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Eddie Bravo - Life On 10th Planet Jiu Jitsu


Eddie Bravo has etched his name into the annals of martial arts history as the founder of 10th Planet Jiu-Jitsu, an innovator whose unconventional approach has reshaped the landscape of Brazilian Jiu-Jitsu. Beyond his martial arts prowess, Bravo is a cultural icon, captivating audiences with his persona and diverse interests.

In this London Real episode from the road, Eddie meets Brian Rose in Venice Beach, CA to talk about music and his band Smoke Serpent, how his love for Bruce Lee eventually brought him to jiu-jitsu, why he avoided marijuana for most of his life and now embraces it and how having a child has completely changed him.

Eddie Bravo’s journey in martial arts took a pivotal turn when he founded 10th Planet Jiu-Jitsu in 2003. Departing from traditional BJJ, Bravo’s system eliminates the use of the gi and introduces a unique set of techniques and positions. The “no-gi” approach focuses on adaptability and creativity, offering practitioners a dynamic and unorthodox toolkit for grappling. This departure from tradition set the stage for Bravo’s legacy as a groundbreaking figure in the martial arts community.

Bravo’s impact on BJJ is perhaps best exemplified by the innovative techniques he introduced within the 10th Planet system. The “Rubber Guard,” a method of controlling an opponent from the bottom, and the “Twister,” a spine-controlling submission, have become synonymous with Bravo’s name. These techniques not only showcase his technical brilliance but have also permeated the broader world of grappling, influencing how practitioners approach their craft.

Eddie Bravo’s influence extends beyond the gym and into competitive arenas. As a decorated competitor, he has secured championship titles and victories that reflect the effectiveness of the 10th Planet system. Bravo’s success on the mat underscores the practicality and efficiency of his approach, reinforcing the legitimacy of 10th Planet Jiu-Jitsu in high-stakes competitions.

Bravo’s impact on MMA is evident through his role as a jiu-jitsu coach in the UFC. Collaborating with notable fighters like former champion Forrest Griffin and current contender Tony Ferguson, Bravo has played a crucial role in integrating 10th Planet Jiu-Jitsu into the MMA landscape. His coaching contributions have highlighted the effectiveness of his system in real-world combat scenarios.

Beyond the physical realm, Eddie Bravo is an author and instructor, sharing his insights and techniques with a broader audience. His book, “Mastering the Rubber Guard,” serves as a comprehensive guide to the principles and applications of 10th Planet Jiu-Jitsu. Through instructional materials and seminars, Bravo continues to disseminate his knowledge, contributing to the global dissemination of his unique approach.

Eddie Bravo’s influence transcends martial arts, making him a cultural icon with a significant presence in the podcasting world. His journey is one of continual evolution, both in martial arts and as a pop culture figure. His legacy is not only cemented in the techniques of 10th Planet Jiu-Jitsu but also in his influence on a generation of grapplers who embrace creativity and adaptability. As Bravo continues to innovate and inspire, his impact on martial arts and popular culture remains an ever-evolving narrative.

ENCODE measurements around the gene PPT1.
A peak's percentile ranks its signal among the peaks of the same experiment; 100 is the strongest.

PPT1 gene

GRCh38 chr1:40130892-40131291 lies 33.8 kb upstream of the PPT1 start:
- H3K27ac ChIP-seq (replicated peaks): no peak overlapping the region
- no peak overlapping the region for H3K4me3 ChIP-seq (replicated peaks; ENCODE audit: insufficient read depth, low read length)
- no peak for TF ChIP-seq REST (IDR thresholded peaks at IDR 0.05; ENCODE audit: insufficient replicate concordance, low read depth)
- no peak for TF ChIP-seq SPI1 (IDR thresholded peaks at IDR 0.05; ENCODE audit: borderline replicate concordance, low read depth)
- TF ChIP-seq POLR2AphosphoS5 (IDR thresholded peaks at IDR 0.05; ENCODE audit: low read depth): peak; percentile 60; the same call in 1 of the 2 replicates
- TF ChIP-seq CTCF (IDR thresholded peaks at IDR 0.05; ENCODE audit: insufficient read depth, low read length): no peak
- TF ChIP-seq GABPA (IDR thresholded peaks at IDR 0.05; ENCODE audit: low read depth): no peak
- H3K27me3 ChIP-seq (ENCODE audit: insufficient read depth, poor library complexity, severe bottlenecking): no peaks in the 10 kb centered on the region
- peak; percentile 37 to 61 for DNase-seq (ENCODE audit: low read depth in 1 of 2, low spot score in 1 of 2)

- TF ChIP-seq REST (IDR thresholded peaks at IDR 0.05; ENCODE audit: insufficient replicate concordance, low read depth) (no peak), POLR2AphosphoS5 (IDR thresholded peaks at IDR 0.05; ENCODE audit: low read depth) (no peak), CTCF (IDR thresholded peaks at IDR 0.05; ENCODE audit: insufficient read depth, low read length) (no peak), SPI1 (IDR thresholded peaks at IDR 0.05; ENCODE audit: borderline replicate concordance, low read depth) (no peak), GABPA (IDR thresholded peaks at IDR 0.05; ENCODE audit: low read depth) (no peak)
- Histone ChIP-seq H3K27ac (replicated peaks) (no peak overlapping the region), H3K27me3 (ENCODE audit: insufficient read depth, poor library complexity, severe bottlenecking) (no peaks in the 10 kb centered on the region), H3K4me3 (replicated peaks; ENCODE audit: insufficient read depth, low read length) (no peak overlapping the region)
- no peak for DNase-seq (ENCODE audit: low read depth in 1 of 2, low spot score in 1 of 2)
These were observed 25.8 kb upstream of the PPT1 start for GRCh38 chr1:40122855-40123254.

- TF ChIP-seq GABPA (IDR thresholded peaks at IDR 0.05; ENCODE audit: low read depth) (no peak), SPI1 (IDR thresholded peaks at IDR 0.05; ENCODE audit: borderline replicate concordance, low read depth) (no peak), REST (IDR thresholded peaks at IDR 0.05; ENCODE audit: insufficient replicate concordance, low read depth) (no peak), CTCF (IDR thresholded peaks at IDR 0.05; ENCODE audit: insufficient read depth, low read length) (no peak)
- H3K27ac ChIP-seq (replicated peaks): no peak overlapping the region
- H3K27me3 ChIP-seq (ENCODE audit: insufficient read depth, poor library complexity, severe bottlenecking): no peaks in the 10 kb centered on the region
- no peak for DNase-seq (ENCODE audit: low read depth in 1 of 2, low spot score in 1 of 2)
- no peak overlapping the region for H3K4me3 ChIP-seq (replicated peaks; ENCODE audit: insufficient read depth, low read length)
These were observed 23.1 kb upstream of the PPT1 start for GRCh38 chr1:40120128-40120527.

Eddie Bravo’s contributions to martial arts extend far beyond the mat, encompassing innovation, coaching, cultural influence, and a willingness to challenge the status quo. His legacy as the founder of 10th Planet Jiu-Jitsu and a cultural icon is a testament to his indomitable spirit and ongoing impact on the world of martial arts and beyond.


“I sample metal stuff, I sample Goth stuff, I sample old Nine Inch Nails stuff.” – Eddie Bravo (4:28
“I like no limits. With a rock band if you put a synthesiser in there you risk being called homo.” – Eddie Bravo (6:23)

“I didn’t know what I was going to do. That was the year I started smoking weed and the last thing I wanted to do was play electric guitar.” – Eddie Bravo (17:03)

“When dude form bands and they’re young and their screaming, that’s them sucking. Not having the balls to get emotional.” – Eddie Bravo (18:13)

“Why did you wait so long until you started smoking weed? Because I hated it.” – Eddie Bravo & Nic (18:59)

“I tried to do the rowing, it’s like I’m on a boat, oh this sucks!” – Eddie Bravo (20:12)

“I grew up a giant Bruce Lee fan but there were no Jeet Kune Do schools.” – Eddie Bravo (20:22)

“Why did you pick Jiu Jitsu? I saw UFC 2.” – Brian & Eddie Bravo (20:55)

“In boxing it’s OK to be racist, it doesn’t matter, you’re going for your countryman.” – Eddie Bravo (21:39)

“It’s nothing like doing Jiu Jitsu where you get to spar 100% That was the fun.” – Eddie Bravo (26:25)

“The UFC is responsible for the explosion of Jiu Jitsu. Directly.” – Eddie Bravo (28:12)

“A girl bent over, naked ass pussy right in front of them, and they’re looking at the big screen.” – Eddie Bravo (30:03)

“Can your Jiu Jitsu work when someone is trying to beat your skull in?” – Eddie Bravo (31:36)

“And she stumbled and face planted right into the porch and I couldn’t move.” – Eddie Bravo (42:20)

“I really respect you for doing that, you really put yourself out on the line. I had to.” – Nic & Eddie Bravo (45:44)

“There’s no way this chick has a better body and face than mine. My chick is the ultimate.” – Eddie Bravo (54:13)
“I can’t believe you turned into a pothead. You’re just wasting your life away. Marie, I know. It just sucks.” – Eddie Bravo (59:43


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